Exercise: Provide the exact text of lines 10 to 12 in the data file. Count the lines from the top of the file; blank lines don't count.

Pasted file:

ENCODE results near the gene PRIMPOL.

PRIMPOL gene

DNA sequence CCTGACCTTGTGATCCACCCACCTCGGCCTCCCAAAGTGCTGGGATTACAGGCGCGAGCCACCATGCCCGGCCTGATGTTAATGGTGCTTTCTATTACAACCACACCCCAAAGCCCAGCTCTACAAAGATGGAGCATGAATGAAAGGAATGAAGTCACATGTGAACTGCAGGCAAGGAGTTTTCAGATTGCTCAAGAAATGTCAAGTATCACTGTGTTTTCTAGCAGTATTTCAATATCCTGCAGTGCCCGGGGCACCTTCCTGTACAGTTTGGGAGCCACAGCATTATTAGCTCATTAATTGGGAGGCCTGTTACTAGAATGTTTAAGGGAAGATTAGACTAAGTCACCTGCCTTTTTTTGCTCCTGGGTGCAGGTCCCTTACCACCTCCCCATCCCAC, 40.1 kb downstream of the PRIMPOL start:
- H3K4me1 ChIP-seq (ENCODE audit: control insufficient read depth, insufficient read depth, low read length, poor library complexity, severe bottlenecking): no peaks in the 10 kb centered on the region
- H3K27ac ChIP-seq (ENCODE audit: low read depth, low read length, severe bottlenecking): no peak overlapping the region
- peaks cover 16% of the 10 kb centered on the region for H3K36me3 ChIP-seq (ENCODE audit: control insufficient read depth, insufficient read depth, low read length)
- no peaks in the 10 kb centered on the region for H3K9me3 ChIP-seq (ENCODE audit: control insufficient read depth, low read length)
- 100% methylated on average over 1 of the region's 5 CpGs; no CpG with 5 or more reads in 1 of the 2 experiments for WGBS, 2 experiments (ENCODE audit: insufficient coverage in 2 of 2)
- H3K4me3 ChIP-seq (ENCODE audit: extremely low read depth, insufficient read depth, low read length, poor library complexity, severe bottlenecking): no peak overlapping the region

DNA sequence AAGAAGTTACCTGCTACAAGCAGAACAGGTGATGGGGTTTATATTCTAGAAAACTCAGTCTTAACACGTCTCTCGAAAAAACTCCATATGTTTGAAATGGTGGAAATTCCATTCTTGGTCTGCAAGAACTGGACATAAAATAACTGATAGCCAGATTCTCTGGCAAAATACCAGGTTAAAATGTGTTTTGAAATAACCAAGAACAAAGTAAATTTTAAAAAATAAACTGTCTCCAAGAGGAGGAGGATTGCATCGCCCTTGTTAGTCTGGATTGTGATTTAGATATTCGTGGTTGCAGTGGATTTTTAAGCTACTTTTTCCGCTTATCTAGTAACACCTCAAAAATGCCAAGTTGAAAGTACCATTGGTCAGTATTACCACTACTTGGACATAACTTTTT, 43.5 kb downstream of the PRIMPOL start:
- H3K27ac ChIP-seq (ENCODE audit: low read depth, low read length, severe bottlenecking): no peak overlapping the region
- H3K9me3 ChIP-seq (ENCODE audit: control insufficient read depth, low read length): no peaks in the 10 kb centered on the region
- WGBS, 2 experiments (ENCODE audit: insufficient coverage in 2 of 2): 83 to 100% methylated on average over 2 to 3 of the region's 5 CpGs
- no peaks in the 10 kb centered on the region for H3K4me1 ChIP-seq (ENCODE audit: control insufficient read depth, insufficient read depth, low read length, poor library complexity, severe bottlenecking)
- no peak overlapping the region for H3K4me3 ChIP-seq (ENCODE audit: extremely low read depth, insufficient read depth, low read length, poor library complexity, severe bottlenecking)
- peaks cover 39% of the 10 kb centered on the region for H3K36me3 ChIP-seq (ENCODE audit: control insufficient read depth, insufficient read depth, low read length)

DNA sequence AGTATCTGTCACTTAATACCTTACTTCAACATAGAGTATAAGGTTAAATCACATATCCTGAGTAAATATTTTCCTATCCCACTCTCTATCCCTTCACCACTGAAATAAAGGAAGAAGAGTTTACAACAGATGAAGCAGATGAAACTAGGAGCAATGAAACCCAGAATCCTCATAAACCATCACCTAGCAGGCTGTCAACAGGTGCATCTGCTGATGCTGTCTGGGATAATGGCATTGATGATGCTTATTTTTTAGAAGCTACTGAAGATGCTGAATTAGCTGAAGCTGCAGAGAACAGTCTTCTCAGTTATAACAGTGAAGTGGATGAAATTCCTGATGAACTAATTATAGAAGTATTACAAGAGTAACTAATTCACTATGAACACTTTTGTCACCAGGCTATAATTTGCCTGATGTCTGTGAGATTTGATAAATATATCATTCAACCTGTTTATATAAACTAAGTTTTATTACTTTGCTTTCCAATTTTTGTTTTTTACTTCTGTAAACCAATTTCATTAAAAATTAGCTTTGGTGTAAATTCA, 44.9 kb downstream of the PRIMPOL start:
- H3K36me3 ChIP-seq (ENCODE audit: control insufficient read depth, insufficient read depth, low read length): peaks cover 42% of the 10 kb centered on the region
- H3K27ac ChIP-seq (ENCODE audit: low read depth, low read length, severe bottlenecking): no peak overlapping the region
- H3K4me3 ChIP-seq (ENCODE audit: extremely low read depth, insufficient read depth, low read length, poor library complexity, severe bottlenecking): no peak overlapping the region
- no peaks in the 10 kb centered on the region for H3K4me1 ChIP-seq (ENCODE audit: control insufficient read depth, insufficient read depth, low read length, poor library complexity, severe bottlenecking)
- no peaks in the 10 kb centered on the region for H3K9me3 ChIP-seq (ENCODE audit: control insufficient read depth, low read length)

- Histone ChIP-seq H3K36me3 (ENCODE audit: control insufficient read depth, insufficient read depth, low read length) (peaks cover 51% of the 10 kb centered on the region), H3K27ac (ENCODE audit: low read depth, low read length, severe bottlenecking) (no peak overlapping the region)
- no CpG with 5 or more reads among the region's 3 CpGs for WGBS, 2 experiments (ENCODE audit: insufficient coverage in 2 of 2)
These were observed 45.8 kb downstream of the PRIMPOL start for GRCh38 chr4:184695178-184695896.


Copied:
DNA sequence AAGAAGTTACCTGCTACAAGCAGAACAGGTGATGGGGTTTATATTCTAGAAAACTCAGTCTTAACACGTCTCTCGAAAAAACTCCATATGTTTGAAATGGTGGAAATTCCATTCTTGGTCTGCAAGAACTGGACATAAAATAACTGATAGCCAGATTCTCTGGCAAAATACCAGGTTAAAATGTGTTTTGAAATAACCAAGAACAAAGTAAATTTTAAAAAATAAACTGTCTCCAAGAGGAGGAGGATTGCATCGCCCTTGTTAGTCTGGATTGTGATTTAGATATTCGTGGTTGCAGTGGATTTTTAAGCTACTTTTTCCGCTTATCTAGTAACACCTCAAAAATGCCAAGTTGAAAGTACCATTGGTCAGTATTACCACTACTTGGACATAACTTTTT, 43.5 kb downstream of the PRIMPOL start:
- H3K27ac ChIP-seq (ENCODE audit: low read depth, low read length, severe bottlenecking): no peak overlapping the region
- H3K9me3 ChIP-seq (ENCODE audit: control insufficient read depth, low read length): no peaks in the 10 kb centered on the region